Maple Leafs 6, Canadiens 1
Saturday, November 18, 2000
Centre Molson, Montréal, QC
You couldn’t have blamed Jonas Hoglund one bit if he had skated directly to centre ice, kicked up a bunch of snow on that majestic CH and yelled at the top of his lungs “Na, na, na, na, na!”
That, of course, would have been directed at a Montréal Canadiens organization that gave up on him and is now the proud owner of 30th place in a 30-team NHL.
But it also would have been for the benefit of those who roasted him on the call-in shows during the playoffs last year and the media types who continually wrote his Leafs’ obituary during training camp.
It turns out that stories of Hoglund’s demise were greatly exaggerated.
In what was likely the most inspired performance of his NHL career, Hoglund picked up his first career hat trick in a 6-1 thrashing of the Canadiens.
The three goals gave him the team lead with nine. And he’s tied for the team’s scoring lead at 15 points with linemate Mats Sundin.
Hoglund, who now has six goals in the last seven games against his former team, had every reason to be a quivering mess this season, but he’s playing with more confidence than ever. Even when he was pulled off the first line, he performed effectively.
Hoglund, who signed with the Leafs as a free agent two seasons ago, says he doesn’t feel like a man on a mission, a player out to prove wrong those who thought he was riding Sundin’s coattails last season.
“Why should I?” Hoglund said. “I can’t control what everybody else thinks and says, I can only control what I do out there, and so far I’ve been doing a pretty good job, I think.”
As has been the case much of this season, Hoglund’s skills were on full display last night. He used a combination of blazing speed, a heavy shot and, most importantly, a willingness to drive the net to pick the Canadiens’ defence apart.
Two of his goals came when he followed up rebounds and whacked the puck in with one hand on his stick. The other came when he stepped over the blueline and blasted a deflected puck past Canadiens goalie Éric Fichaud. Yanic Perreault, Darcy Tucker and Bryan McCabe, with his first for Toronto, also scored for the Leafs, who chased Fichaud after three goals.
Martin Rucinsky scored for the Canadiens, who are 1-9-1 in their past 11 games. The Canadiens have also lost their last five home games, and the sell-out crowd of 21,273, which included many Leaf fans, booed lustily through most of the match.
“I know it’s difficult for the fans, but it’s more difficult for us,” defenceman Patrice Brisebois said bitterly. “We have the pressure to win. It’s not by booing us that the team will get better.”
Hoglund, who scored 29 goals last season, scored just 14 in 102 games with Montréal in 1997-98 and 1998-99.
“It’s early in the year, but (Hoglund) has been a very good player for us all the way,” said Leafs GM-coach Pat Quinn. “I hope that continues, even if it dries up and he doesn’t get points. He has been doing some real good things on the penalty kill and defensively and that’s what leads to goals.”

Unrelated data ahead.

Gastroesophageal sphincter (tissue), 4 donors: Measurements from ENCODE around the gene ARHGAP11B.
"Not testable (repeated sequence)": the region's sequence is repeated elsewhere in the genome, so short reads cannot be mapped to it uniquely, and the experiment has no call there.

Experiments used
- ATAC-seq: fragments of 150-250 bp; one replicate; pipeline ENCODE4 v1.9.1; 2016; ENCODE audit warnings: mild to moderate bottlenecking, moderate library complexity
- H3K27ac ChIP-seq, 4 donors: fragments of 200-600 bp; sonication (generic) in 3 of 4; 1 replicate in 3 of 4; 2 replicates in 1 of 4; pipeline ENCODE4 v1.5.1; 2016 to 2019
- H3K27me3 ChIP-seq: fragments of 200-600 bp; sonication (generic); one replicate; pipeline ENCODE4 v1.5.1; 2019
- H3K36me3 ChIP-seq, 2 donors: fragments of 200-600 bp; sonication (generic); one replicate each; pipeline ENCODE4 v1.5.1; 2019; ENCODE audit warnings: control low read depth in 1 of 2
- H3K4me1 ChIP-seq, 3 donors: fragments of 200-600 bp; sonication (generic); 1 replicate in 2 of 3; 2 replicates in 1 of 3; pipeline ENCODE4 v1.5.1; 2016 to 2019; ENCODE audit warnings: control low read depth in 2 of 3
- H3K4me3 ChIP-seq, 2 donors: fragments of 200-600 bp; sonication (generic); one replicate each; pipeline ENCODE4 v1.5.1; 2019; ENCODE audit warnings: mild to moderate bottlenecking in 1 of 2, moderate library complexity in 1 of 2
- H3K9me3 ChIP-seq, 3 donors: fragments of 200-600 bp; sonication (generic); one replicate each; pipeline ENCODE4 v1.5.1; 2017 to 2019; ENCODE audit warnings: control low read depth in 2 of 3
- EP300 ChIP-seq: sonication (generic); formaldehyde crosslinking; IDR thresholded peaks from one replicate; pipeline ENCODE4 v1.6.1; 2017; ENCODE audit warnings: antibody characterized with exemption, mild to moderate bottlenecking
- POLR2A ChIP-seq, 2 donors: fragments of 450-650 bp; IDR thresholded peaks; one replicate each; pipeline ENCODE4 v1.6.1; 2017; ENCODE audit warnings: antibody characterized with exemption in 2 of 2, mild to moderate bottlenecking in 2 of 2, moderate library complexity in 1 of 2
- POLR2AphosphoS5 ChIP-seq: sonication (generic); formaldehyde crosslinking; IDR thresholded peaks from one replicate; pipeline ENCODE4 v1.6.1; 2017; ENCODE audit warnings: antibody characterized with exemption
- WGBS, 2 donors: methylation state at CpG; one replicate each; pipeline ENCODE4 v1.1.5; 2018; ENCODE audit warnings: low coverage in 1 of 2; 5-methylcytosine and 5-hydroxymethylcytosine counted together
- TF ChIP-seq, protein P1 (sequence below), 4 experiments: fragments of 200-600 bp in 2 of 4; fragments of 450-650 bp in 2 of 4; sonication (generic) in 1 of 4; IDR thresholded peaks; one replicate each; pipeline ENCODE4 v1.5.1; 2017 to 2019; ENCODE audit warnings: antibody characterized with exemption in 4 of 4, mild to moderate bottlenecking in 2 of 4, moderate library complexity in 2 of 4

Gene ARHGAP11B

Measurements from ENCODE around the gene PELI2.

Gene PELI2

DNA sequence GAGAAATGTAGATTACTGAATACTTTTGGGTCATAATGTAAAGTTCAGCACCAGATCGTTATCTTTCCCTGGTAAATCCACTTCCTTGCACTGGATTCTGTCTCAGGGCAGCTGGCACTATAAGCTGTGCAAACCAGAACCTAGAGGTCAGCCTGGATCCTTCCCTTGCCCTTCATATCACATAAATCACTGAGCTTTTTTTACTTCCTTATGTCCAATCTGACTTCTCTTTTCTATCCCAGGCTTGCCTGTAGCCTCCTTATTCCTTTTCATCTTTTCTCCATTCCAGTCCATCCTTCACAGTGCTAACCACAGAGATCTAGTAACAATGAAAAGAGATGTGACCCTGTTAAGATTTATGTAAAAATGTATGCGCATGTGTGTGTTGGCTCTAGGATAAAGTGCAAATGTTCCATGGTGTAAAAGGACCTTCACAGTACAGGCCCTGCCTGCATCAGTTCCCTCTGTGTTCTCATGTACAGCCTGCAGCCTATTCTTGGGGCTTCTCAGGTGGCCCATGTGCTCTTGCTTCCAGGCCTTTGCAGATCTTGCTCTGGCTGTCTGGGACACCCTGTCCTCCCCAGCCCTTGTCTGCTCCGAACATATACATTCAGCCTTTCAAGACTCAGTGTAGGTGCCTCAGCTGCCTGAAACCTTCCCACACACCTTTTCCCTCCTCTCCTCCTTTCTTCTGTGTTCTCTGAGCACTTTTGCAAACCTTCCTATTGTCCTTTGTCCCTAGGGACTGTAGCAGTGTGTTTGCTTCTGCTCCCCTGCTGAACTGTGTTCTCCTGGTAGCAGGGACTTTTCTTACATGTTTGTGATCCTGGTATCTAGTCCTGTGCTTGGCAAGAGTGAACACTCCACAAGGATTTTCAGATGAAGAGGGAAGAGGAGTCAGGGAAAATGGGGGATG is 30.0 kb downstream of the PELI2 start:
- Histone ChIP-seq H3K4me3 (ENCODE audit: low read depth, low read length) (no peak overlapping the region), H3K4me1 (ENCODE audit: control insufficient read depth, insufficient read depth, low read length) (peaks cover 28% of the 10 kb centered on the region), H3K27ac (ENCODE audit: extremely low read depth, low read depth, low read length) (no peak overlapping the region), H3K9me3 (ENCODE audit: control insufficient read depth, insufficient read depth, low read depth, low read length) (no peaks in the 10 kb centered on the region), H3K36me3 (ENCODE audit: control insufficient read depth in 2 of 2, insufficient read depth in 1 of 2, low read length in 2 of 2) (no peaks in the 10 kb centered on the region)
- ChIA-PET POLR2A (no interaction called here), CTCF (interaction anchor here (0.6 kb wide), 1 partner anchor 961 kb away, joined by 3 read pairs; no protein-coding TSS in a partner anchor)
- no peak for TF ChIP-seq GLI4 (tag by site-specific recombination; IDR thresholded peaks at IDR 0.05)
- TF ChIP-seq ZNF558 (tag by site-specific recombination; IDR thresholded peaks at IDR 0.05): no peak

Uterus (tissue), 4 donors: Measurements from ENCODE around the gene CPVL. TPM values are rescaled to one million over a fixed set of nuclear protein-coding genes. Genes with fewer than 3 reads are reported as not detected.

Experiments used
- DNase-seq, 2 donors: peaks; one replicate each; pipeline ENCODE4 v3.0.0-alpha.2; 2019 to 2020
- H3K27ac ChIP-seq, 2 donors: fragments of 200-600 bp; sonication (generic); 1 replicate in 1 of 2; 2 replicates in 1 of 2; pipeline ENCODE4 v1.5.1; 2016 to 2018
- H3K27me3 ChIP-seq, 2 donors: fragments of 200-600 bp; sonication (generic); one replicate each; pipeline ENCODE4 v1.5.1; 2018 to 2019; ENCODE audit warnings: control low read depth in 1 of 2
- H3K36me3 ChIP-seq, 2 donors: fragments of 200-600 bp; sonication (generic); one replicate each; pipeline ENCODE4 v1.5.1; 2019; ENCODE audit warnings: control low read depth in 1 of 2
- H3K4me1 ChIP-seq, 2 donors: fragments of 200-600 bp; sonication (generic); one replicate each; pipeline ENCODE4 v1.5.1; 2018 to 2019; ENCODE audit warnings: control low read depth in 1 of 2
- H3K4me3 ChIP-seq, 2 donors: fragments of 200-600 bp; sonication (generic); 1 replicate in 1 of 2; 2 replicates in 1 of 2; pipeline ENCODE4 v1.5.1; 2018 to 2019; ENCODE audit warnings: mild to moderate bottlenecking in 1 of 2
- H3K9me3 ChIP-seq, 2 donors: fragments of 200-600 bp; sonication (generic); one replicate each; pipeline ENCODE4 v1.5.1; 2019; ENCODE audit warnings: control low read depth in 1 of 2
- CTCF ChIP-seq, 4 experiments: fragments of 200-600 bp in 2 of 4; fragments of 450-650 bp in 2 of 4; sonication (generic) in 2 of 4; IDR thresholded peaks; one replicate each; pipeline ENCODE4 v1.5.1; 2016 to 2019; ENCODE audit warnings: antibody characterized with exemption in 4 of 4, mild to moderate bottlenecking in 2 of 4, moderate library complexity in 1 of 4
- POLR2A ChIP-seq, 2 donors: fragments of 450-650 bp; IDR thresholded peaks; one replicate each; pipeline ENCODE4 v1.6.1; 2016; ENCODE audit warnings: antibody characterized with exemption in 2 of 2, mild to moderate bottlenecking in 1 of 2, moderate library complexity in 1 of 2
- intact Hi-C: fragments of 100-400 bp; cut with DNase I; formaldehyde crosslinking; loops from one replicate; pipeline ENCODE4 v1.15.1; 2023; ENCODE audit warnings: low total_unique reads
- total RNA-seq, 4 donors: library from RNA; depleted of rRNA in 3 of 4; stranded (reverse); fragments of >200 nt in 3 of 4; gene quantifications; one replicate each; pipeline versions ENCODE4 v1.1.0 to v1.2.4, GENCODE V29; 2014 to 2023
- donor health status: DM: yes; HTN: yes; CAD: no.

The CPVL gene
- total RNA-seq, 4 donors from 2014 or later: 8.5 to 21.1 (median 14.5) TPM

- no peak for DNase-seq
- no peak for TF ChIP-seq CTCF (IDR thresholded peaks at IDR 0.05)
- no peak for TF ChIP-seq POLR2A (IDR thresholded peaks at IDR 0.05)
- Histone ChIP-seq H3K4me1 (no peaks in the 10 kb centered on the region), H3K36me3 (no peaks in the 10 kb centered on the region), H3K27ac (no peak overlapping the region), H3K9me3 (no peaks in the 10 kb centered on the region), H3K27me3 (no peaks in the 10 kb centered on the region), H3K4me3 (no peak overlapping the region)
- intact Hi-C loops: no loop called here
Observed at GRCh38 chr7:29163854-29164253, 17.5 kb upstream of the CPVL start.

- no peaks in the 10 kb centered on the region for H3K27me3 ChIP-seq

Quinn was impressed that Hoglund didn’t let his play falter even after he was pulled off Sundin’s line in favour of Gary Roberts.
“If you’re dependent on the other guy for success then you have a lesser self esteem and when you get into some other circumstance, you are what you start to believe,” Quinn said. “He showed that (who he plays with) doesn’t matter and I think he’s finding out he’s a pretty good player.”
The Leafs lost rookie defenceman Petr Svoboda in the second period when he injured his right ankle after being taken into the boards by Canadiens forward Éric Landry.
Quinn was livid about the hit and complained vociferously to referees Mark Faucette and Bill McCreary after the game. Svoboda will be examined today.
“(The officials) said it was a fair hit. It wasn’t a fair hit,” Quinn said.
“They waved the icing off but he still didn’t have the puck and he got drilled into the boards, not just with a bodycheck, but with a knee lifted up, a stick up on his head.
“Someone has to protect these guys. I’ve seen careers end on icings, (like) Bob Dailey (in 1981-82). There’s no excuse for it.”
The Leafs’ league-leading penalty-killing units were perfect in five short-handed situations, meaning they’ve allowed one power-play goal in the past nine games..
Story originally published in The Toronto Star, November 19, 2000
TOR GOAL – 04:00 – Hoglund (Thomas, Sundin)
MTL GOAL – 04:35 – Rucinsky (Landry, Bashkirov)
TOR PEN – 05:04 – Corson, hooking
TOR PEN – 05:04 – Domi, roughing
MTL PEN – 05:04 – Stock, roughing
TOR PEN – 06:15 – McCabe, roughing
TOR GOAL – 14:40 – Hoglund (Thomas, Manson)
MTL PEN – 16:11 – Landry, slashing
TOR GOAL – 03:44 – McCabe (Korolev)
TOR PEN – 06:35 – Tucker, holding
TOR GOAL – 09:31 – Perreault (Berezin, Roberts)
TOR GOAL – 10:15 – Hoglund (Thomas, Sundin)
TOR PEN – 17:01 – Manson, slashing
MTL PEN – 02:26 – Laflamme, boarding major
TOR PP GOAL – 06:36 – Tucker (Manson, Kaberle)
TOR PEN – 13:31 – Domi, slashing
TOR – Joseph (W, 31-32)
MTL – Fichaud (L, 10-13), Théodore (8-11)
SHOTS ON GOAL
TOR – 9+9+6 = 24
MTL – 13+14+5 = 32
TOR – Goaltenders: Glenn Healy, Curtis Joseph. Defence: Tomas Kaberle, Dave Manson, Danny Markov, Bryan McCabe, Petr Svoboda, Dmitri Yushkevich. Forwards: Sergei Berezin, Shayne Corson, Tie Domi, Jonas Hoglund, Dmitri Khristich, Igor Korolev, Yanic Perreault, Gary Roberts, Mats Sundin (C), Steve Thomas, Darcy Tucker, Garry Valk.
MTL – Goaltenders: Éric Fichaud, José Théodore. Defence: Patrice Brisebois, Karl Dykhuis, Christian Laflamme, Andrei Markov, Craig Rivet, Stéphane Robidas, Eric Weinrich. Forwards: Andrei Bashkirov, Éric Bertrand, Craig Darby, Éric Landry, Trevor Linden, Oleg Petrov, Martin Rucinsky, Brian Savage, P.J. Stock, Sergei Zholtok, Dainius Zubrus.
⭐ Jonas Hoglund (TOR)
⭐⭐ Steve Thomas (TOR)
⭐⭐⭐ Yanic Perreault (TOR)